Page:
For those who bear the label of bipolar, manic depression is a fact of life. The 2 terms “bipolar disorder” and “manic depression” can be used nearly interchangeably. They both refer to the same condition – one in which the subject experiences wildly extraordinary concern on each side of the emotional spectrum.
Depression for the Bipolar
Manic Depression involves as noted, two extremes. One is depression. During some periods of life for the bipolar, manic depression will involve a period of extreme unhappiness and hopelessness. The depressive aspect of the sickness brings with it the complete unlucky symptom logy associated with clinical depression. Some may lose their interest in formerly enjoyed activities and others would finish up in a face of accelerating twitchy, nervous or agitated. Interruptions are sleeping, and food habits are common. This and plenty of other potential symptoms mixed with a really profound sense of unhappiness are one of the “poles” for the bipolar. Manic bipolar depression takes its sufferers to low levels of despair.
Mania for the Bipolar
Manic depression has a flip side, and that is euphoria, or mania. During these times, the victim may experience an indescribable sense of happiness and contentment. Joy will outshine the individual and a sense of near-omnipotence and confidence in almost all things will happen. As nice as that may sound in the abstract, it is a horrible situation for disease sufferers. The euphoria pulls them to emotional heights that are out of touch with the fact. Bipolar people tend to make unusual assumptions and to meet with a sense of impunity. They are missing perspective and can become so prompted into their perfect manic fantasy that they lose all touch with the fact.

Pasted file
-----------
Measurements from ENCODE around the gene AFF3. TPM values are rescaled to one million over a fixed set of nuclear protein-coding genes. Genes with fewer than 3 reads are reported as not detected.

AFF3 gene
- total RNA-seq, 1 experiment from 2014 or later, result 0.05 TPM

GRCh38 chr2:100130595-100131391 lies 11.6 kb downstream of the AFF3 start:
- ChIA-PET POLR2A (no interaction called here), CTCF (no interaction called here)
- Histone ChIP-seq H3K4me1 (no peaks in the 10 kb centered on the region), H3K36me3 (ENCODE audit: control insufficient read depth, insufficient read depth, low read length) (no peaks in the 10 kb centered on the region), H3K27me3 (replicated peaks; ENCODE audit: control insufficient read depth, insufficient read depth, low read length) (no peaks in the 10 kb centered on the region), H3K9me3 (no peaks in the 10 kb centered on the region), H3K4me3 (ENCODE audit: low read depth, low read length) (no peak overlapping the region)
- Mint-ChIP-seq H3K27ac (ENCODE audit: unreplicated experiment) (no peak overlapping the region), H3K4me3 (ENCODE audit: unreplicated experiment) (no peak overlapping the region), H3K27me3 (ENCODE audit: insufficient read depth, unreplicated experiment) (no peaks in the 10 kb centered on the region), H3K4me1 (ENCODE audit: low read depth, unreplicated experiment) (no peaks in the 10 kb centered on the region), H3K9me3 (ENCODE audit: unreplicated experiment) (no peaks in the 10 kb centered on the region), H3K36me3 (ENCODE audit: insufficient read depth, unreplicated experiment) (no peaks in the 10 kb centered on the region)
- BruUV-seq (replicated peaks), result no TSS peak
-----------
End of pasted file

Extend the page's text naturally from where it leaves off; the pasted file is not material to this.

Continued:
Living with Bipolarity
Those suffering from manic depression can find maintaining an unexceptional life to be terribly difficult. The severe depressive periods of their lives make them disproportionately, and likely to commit suicide and the poor decision-making present during periods of exaltation can produce many resulting challenges.
Bipolar abnormalities have existed for many years. Over that time, treatment methods for the disease have improved significantly. Not only have we long dispensed with the peculiar notions of the middle Ages, when manic depression was a sign of demonic possession, we have also mostly given up on other ineffectual treatments. Modern expert medics are mainly relying on a mixture of reasonably effective pharmaceutical products, treatment and occasional use of ECT treatments to control manic depression.
The results of treatment are not uniform. All evidence tells us nevertheless, that those with the illness, who avail themselves to professional treatment, will be more able to function with the disease and to manage its symptom logy.
Thousands can enjoy their lives within normal, reasonable emotional bounds thanks to quality treatment alternatives for the bipolar.
Manic depression is a pretty serious problem, but its intense symptoms can be mitigated.